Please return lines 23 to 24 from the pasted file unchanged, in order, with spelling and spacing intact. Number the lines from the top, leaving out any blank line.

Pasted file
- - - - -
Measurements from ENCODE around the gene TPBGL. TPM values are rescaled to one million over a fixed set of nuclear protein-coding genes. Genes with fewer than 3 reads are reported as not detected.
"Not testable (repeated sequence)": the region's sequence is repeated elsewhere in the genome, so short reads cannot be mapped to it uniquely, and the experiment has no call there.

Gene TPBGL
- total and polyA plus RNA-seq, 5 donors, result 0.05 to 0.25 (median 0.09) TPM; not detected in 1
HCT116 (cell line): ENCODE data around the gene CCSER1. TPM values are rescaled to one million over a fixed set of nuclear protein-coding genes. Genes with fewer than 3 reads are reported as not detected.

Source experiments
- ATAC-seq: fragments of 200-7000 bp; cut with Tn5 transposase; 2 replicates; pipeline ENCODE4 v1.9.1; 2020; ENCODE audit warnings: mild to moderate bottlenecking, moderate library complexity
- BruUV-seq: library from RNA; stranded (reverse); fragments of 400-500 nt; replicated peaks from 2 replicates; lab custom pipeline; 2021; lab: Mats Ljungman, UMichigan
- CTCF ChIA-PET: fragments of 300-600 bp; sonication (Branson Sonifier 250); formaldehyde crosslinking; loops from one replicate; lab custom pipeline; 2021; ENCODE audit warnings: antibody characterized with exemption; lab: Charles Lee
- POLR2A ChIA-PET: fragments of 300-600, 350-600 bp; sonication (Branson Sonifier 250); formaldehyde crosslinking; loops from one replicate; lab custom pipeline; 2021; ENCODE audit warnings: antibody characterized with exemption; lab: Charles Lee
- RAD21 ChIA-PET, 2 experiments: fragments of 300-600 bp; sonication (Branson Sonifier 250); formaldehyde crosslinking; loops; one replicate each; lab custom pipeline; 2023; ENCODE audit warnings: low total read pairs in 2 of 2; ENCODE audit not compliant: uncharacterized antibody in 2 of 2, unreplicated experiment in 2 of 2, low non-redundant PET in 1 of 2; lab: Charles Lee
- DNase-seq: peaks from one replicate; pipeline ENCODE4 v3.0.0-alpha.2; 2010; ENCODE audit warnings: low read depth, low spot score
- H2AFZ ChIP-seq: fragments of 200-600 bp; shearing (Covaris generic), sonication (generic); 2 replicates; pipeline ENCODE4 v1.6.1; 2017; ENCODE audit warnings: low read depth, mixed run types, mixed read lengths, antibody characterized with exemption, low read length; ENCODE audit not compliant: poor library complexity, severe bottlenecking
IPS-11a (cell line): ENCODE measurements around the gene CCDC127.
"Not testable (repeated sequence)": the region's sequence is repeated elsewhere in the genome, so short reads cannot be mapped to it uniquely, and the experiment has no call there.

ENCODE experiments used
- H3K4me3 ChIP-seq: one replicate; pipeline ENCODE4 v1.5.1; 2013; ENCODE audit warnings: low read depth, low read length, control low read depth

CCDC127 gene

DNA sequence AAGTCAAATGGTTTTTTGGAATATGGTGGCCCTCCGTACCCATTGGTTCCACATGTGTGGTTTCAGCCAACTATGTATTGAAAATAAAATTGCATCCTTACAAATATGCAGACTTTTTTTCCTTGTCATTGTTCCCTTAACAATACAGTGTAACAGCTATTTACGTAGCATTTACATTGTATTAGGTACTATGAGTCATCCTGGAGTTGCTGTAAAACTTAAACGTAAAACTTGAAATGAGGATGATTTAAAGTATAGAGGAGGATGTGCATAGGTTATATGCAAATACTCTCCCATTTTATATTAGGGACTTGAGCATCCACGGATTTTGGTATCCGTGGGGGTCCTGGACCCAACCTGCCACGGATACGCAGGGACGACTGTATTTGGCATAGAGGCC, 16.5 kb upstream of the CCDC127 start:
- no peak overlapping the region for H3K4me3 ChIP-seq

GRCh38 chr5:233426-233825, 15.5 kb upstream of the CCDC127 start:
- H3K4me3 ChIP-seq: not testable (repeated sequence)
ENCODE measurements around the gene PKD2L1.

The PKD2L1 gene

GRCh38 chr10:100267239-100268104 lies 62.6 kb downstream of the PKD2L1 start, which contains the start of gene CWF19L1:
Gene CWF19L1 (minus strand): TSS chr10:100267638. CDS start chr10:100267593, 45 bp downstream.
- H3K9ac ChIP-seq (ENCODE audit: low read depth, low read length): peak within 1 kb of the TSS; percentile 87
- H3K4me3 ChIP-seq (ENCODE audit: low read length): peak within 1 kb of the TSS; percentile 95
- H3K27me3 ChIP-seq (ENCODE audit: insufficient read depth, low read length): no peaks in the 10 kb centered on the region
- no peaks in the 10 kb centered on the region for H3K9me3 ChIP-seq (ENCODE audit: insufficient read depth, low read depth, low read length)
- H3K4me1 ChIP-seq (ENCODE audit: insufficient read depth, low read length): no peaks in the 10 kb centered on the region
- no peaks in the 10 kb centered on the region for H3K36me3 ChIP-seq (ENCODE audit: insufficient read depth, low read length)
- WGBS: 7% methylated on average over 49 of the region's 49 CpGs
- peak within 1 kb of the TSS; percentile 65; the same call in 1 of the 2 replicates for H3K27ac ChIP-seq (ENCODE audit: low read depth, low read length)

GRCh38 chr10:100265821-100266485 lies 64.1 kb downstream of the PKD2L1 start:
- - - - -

ENCODE measurements around the gene PKD2L1.

The PKD2L1 gene